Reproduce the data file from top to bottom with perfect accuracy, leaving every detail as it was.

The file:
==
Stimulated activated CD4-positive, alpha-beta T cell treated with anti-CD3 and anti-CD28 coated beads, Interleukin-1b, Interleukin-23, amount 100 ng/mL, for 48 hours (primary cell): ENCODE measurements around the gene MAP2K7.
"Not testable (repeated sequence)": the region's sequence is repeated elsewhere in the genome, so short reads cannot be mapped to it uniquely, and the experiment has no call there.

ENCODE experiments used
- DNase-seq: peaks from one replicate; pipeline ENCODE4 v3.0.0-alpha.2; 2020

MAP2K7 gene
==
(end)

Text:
Stimulated activated CD4-positive, alpha-beta T cell treated with anti-CD3 and anti-CD28 coated beads, Interleukin-1b, Interleukin-23, amount 100 ng/mL, for 48 hours (primary cell): ENCODE measurements around the gene MAP2K7.
"Not testable (repeated sequence)": the region's sequence is repeated elsewhere in the genome, so short reads cannot be mapped to it uniquely, and the experiment has no call there.

ENCODE experiments used
- DNase-seq: peaks from one replicate; pipeline ENCODE4 v3.0.0-alpha.2; 2020

MAP2K7 gene